The one thing that America had going for it was its’ independent spirit. A capitalistic spirit was and has always been with us. During the dire times as a nation the one thing that our country cast aside was the notion that we must turn to socialism to solve our problems. During the Great Depression Upton Sinclair from California proposed that the country needed to turn to socialism. During this time of destitution and hopelessness, socialism was appealing to many Americans. As bad as the world seemed to the poor souls of that time, America could not embrace a socialist government and the concept withered on the vine. Louisiana had its’ view of individualist spirit when Governor Huey Long declared free text books for all children. Claiborne Parish rejected the idea of a central control dictating its’ destiny and rejected the books. The Parish did eventually lose and Long provided the books.
At the time America was struggling, Russia overthrew its monarchy and adopted a socialist government with added parameters and thus Communism became rooted. This lasted until 1989 and the economy of this large and resource rich country collapsed. Socialism failed and capitalistic virtue flourished.
America is in the throws of the greatest economic growth a peace-time country has ever seen. There is nowhere, not anywhere that socialism has a place in our great nation. Why would America even consider this type of government at this time in its’ history.

Two hundred and forty-three years ago America gained its’ identity and a nation began its’ maturation. While we think of America being founded in 1776, it was actually hundreds of years earlier that the roots of a great nation began to be formed.
America is a unique country, an experiment in social interaction, that was a resounding success. The men and women that founded our great nation were fiercely independent and wanted no more than an opportunity to live free and unshackle the bonds of an oppressive and controlling home nation. Unlike our neighbors to the south that were settled and directed by a single controlling country, America was settled by a diverse group of immigrants that came from a multitude of countries and thus diverse cultures, traditions, religions and governments. English on the East coast, Spanish in the Southeast and Southwest, French in the deep South and interior and even Russian on the west coast made up the major colonial influences. Pepper this with a sprinkling of countries from the likes of Italy, Ireland, China and others and then add the brutal slave trade and we have the final mix of a nation that no one has ever seen.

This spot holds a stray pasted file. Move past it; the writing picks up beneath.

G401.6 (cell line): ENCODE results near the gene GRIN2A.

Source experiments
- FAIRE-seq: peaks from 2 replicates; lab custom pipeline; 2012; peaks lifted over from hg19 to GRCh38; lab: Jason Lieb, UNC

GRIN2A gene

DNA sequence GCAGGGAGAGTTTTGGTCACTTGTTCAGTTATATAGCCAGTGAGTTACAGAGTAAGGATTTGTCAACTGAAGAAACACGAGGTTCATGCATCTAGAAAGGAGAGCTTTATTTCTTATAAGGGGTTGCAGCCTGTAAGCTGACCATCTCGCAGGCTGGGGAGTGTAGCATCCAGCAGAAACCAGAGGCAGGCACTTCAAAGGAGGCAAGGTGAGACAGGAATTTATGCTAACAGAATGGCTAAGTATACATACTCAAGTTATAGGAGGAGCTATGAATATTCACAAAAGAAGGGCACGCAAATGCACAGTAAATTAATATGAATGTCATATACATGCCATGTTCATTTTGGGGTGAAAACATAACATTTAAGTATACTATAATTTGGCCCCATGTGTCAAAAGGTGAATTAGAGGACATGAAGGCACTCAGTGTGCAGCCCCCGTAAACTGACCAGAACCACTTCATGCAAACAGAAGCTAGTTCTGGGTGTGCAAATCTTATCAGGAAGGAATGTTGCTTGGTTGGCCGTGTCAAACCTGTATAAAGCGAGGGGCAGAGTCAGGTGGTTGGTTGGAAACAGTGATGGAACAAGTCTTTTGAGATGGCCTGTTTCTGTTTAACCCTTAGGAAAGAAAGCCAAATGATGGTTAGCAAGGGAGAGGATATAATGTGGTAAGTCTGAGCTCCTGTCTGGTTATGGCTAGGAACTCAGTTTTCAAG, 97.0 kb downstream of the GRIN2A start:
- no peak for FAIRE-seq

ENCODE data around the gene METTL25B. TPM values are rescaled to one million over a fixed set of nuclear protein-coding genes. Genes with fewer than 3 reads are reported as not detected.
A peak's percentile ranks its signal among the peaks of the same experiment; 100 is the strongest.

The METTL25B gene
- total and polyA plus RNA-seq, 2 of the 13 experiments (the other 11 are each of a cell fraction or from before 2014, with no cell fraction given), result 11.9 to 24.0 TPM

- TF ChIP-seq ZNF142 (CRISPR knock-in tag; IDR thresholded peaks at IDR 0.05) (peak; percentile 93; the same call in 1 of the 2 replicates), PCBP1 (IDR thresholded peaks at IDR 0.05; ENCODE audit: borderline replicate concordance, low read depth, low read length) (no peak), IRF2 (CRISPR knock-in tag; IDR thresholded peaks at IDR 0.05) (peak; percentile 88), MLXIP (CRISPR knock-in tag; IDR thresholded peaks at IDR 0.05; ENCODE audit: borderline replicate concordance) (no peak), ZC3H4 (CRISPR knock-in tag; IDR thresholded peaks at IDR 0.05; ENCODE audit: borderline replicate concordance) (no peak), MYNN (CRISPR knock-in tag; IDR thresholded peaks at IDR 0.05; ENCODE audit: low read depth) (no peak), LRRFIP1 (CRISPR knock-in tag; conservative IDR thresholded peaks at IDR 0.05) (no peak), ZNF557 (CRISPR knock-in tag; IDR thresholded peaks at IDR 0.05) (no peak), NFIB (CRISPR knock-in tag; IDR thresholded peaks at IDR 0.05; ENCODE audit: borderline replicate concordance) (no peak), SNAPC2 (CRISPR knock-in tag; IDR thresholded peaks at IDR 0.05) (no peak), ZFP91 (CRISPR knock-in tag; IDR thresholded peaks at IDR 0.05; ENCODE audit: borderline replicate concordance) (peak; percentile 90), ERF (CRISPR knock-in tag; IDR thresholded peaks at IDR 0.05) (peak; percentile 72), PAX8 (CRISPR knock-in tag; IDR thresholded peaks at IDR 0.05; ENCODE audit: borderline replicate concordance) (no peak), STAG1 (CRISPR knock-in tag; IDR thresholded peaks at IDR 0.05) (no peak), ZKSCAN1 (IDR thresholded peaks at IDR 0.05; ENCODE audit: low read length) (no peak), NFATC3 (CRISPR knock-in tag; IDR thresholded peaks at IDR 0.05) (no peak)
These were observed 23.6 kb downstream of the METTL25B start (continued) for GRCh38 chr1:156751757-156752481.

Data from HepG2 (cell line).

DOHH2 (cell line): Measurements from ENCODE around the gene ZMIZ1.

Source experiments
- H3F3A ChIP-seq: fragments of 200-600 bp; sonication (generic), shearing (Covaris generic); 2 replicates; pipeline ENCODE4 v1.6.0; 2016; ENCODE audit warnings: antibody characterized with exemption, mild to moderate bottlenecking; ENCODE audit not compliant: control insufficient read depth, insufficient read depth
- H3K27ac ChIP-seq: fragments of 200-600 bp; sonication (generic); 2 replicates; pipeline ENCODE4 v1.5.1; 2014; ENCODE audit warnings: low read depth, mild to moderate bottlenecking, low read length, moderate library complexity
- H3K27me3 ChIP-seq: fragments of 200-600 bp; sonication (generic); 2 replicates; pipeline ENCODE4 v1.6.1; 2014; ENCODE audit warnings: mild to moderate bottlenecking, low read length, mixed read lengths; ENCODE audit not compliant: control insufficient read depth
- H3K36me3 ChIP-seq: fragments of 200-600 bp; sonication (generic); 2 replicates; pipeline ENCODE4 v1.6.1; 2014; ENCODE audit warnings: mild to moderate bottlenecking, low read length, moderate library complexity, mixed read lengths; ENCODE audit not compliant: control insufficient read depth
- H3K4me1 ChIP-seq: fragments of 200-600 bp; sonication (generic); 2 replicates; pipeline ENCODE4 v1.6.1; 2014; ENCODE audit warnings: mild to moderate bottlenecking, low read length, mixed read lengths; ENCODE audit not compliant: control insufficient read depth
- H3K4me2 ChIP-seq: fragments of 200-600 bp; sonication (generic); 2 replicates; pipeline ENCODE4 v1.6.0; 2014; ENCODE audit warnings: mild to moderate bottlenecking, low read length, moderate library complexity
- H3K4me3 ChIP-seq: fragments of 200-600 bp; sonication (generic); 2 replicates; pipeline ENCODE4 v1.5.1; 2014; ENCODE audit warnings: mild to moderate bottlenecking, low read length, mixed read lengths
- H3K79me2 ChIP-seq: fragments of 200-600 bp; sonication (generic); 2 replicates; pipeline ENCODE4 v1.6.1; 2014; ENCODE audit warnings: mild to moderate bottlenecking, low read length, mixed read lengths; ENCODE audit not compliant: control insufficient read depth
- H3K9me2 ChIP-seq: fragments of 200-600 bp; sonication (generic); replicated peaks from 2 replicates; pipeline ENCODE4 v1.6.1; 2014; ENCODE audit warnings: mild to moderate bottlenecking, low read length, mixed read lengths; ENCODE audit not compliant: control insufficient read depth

The mere thought of leaving ones home country behind and realizing that the family and friends and physical goods will never be seen again is a major step in anyone’s life. It takes a very independent person to take this step and the only thing that these individuals asked for was an opportunity to be independent and control their own destiny; and it worked. Fiercely independent individuals formed together and moved across the mountains and the great plains like a cloud expanding its shadow across our wonderful land.
As America developed, morphed and grew stronger and more financially vibrant it became apparent that the ability for the average American to compete was being hobbled. Monopolies controlled by a few industrialist held America’s labor force hostage and the ability for independent growth and initiative was suppressed. President Teddy Roosevelt ended this with his monopoly busting and like a log jam breaking up, the entrepreneurial spirit was again inspired in America.
Unfortunately America is now being viewed by many as a country that does not need independent thinking. Allowing Americans the opportunity to make their own decisions is not a part of the new philosophy. When creativity is stymied so goes the future of the nation. These people that want to change the complexion of the American government feel that tight central controlled government that dictates to the needs of all Americans is the way to govern our country. This form of government, socialism, is the same government style that led to shambles such as the Soviet Union.
Socialism is defined as “ a political and economic theory of social organization which advocates that the means of production, distribution, and exchange should be owned or regulated by the community as a whole”. This regulation by the community is total government control at a central location with little independent opportunity to grow at the individual level. Carl Marx, the father of Communism in Russia, saw socialism as an intermediate step in moving from the freedom of capitalism to the shackles of Communism. He wrote that socialism was, “a transitional social state between the overthrow of capitalism and the realization of Communism. This theory of socialism is totally alien to our great nation.